Monetary System


Circulating Coins
1 Markkaa = 100 pennid

Mintmaster's mintmark on circulating coins

Pennid: 10, 50 / Markkaa: 1, 5, 10
On January 1, 1999, the European Monetary Union introduced the euro as a common currency to be used by the financial institutions of member countries; Three years later, on 1 January 2002, the euro became the sole currency for everyday transactions with the member countries

Finland was a province and then a grand duchy under Sweden from the 12th to the 19th centuries and an autonomous grand duchy of Russia after 1809. It won its complete independence in 1917. During World War II, it was able to successfully defend its freedom and resist invasions by the Soviet Union - albeit with some loss of territory. In the subsequent half century, the Finns made a remarkable transformation from a farm/forest economy to a diversified modern industrial economy; per capita income is now on par with Western Europe. As a member of the European Union, Finland was the only Nordic state to join the euro system at its initiation in January 1999.

Borders Norway 729 km, Sweden 586 km, Russia 1,313 km
Economy Population: 5,214,512 (July 2004 est.)
GDP per capita: $ 27270.04

One of the euro's most ardent supporters, Finland shrugged aside the reluctance of its Nordic neighbours Denmark and Sweden and signed up for the euro in 1998, three years after it joined the EU. Finland's economy has performed well since the country joined the EU. It has received financial help for its poorer, sparsely-populated regions in the north and east of the country. And the euro provided it with some much needed insulation from the Russian financial crisis of 1998.

Mint of Finland

The desicion to establish the Mint of Finland was made in the year 1860. The first Managing Director was August Fredrik Soldan and production started in the autumn of 1864 at Katajannokka, Helsinki. The first production lot comprised 30,000 one-penny coins for the Bank of Finland. In 1951, the Mint struck the first Finnish collector coin and the world's first modern Olympic coin in honour of the Helsinki Olympics. Its nominal value was 500 marks and sriking continued until the end of the following year, bringing the total up to 605,000 coins. In 1960, Finland celebrated the centennial of the mark. A total of 201,000 pieces of the second collector coin, a silver 1,000 mark coin, were struck. The coin was designed by Toivo Jaatinen. Collector coin production in the foreign markets grew significantly in the 1960s. Domestically, the initiatives for striking collector coins also increased continuously and, as a result, collector coins were struck almost every year in the next decade.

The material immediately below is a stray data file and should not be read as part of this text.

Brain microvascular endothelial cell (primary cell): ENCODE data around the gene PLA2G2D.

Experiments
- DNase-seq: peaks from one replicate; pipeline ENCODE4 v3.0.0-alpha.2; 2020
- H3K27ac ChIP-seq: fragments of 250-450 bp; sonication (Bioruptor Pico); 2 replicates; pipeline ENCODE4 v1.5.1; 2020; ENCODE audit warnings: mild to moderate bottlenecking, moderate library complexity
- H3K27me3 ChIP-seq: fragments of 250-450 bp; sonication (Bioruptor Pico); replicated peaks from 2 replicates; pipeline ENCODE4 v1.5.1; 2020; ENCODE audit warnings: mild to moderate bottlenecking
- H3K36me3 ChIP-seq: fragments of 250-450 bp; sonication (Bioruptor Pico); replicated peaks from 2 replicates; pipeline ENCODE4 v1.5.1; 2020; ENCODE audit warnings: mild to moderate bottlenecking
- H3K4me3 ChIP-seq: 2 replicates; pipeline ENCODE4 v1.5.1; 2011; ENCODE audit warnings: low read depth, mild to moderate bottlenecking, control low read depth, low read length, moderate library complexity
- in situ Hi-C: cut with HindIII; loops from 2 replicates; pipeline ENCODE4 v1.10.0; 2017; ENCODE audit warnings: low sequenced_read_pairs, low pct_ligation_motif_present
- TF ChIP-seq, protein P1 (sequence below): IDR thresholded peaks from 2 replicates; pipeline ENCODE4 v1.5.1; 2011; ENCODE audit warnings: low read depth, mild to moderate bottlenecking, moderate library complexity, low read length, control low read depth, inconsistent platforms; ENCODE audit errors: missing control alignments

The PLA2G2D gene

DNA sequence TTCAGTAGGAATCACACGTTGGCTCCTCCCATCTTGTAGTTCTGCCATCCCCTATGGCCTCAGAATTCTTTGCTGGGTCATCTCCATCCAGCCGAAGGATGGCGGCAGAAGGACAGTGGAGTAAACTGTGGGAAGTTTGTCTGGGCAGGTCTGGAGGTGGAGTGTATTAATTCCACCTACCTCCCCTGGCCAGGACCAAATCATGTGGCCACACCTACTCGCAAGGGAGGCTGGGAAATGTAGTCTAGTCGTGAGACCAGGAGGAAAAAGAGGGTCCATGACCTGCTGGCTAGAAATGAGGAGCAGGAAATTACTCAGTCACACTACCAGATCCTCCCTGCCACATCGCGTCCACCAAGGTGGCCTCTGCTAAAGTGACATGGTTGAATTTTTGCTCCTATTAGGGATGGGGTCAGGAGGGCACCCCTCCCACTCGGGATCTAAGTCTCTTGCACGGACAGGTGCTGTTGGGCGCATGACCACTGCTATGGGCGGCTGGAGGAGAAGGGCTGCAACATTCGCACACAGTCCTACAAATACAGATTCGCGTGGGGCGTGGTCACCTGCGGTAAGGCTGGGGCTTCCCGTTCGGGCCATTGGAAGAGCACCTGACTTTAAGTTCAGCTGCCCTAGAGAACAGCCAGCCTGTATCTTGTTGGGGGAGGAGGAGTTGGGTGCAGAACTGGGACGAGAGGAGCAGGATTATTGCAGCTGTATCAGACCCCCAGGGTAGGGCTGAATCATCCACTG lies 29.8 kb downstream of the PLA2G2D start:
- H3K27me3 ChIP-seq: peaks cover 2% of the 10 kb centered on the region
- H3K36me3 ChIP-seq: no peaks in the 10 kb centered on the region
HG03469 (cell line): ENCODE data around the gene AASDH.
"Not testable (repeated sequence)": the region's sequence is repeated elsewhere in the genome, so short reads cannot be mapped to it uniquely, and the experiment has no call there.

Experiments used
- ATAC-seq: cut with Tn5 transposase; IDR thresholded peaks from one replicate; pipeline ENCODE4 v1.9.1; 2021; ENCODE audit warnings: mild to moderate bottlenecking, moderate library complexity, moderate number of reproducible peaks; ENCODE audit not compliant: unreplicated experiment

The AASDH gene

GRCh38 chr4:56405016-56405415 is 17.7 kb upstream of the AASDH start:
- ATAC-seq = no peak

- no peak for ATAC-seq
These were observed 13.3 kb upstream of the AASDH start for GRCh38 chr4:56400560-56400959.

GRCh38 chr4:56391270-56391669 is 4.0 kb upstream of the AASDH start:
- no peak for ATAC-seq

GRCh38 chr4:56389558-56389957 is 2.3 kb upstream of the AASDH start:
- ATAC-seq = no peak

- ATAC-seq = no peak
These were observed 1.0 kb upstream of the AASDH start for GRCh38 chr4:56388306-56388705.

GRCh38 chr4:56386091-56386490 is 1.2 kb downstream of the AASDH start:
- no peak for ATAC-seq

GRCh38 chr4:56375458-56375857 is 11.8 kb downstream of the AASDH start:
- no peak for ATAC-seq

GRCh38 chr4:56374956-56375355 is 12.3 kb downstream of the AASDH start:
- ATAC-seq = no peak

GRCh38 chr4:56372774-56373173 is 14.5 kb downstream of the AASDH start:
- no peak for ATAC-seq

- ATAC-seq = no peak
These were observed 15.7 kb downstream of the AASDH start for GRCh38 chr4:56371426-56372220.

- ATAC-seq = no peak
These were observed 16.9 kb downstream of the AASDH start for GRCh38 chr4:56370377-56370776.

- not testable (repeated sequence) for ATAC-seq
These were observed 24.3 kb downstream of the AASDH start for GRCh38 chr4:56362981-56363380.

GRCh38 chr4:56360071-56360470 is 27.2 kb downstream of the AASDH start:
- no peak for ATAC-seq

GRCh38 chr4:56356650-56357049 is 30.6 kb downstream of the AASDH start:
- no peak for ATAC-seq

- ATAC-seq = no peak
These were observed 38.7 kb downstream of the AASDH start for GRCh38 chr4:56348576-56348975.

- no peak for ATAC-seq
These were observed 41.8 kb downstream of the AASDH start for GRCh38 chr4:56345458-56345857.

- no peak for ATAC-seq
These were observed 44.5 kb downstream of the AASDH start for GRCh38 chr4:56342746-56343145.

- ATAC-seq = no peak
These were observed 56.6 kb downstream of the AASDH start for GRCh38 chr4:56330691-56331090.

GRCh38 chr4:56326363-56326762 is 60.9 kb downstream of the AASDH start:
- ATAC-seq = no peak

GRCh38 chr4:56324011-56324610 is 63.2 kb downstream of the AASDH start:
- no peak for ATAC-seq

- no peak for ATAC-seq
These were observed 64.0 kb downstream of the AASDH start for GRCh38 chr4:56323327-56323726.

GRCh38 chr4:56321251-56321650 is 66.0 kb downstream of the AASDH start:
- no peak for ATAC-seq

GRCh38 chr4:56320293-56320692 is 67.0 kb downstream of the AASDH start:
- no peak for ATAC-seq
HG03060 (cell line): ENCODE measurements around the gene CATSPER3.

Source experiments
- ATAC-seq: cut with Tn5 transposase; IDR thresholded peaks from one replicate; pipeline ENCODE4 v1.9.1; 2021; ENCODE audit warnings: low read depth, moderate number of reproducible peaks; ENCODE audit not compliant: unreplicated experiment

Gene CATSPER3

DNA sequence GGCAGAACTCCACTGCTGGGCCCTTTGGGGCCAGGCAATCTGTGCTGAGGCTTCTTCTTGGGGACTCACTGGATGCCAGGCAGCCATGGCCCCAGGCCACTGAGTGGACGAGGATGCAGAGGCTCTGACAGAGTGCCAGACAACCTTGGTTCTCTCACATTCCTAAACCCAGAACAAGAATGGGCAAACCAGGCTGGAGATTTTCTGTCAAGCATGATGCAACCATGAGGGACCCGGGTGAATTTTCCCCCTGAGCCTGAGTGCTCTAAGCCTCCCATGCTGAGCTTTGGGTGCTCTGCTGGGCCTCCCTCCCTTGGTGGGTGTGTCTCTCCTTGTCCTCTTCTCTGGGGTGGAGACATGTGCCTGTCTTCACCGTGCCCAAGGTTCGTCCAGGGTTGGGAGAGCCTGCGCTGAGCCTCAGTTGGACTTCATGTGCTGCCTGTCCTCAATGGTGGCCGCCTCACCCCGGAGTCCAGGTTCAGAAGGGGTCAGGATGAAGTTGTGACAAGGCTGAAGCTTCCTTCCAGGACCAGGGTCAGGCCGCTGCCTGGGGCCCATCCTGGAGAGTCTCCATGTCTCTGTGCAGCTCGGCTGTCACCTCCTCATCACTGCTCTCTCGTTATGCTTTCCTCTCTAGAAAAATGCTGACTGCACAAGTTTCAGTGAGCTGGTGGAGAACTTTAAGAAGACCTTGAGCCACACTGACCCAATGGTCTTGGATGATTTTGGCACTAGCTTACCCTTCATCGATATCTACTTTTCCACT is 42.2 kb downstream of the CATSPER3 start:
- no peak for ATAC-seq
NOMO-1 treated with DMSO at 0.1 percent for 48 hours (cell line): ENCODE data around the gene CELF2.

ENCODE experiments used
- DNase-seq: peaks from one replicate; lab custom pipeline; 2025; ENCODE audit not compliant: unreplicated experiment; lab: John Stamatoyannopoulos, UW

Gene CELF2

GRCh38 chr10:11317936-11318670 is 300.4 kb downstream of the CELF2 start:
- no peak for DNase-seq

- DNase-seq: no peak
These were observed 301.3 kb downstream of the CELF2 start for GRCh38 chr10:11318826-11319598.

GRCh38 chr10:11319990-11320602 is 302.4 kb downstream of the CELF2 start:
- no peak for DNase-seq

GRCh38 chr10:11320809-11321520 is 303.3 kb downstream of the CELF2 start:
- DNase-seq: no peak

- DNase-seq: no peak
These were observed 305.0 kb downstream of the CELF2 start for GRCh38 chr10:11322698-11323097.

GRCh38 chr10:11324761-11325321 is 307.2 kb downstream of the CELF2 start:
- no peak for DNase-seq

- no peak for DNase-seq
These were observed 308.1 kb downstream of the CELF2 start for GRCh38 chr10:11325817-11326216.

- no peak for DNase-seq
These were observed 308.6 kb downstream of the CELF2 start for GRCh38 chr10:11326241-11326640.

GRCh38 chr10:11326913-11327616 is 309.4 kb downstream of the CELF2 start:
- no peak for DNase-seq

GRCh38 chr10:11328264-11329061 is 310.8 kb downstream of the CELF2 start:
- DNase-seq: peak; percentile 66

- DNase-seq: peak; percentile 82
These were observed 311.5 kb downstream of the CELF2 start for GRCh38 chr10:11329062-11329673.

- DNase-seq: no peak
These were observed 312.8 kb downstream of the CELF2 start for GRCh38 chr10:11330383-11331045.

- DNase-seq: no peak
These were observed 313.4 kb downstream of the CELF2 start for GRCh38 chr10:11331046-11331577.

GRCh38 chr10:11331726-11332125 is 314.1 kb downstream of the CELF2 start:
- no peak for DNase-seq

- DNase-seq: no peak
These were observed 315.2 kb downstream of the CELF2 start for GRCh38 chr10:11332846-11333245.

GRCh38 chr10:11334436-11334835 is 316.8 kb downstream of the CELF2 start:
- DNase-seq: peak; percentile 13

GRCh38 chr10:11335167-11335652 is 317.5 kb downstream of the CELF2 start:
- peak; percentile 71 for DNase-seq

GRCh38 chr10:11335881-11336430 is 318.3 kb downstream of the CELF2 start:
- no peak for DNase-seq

In the 1990s, Mint of Finland Ltd, which is owned by the Ministry of Finance, changed its company form from a State office to an incorporated company in 1993. This has provided wider business opportunities and made international commerce possible. Exports today go to nearly 40 countries and the mint may be considered as one of the highest-class and most respected mints in the world. As proof of this, Mint of Finland was chosen to one of the six "Eurocentres", where vending machine manufactures are able to test the euro readiness of their equipment by using coins manufactured in different countries. Mint of Finland has also several times been awarded in the international "Coin of the Year" competition.

For further information, contact the Mint of Finland Ltd, P.O. Box 100 (Turvalaaksontie 1), FIN-01741 VANTAA, Finland, Tel: +358 9 8943 1, Fax: +358 9 898 274, Email:, Web: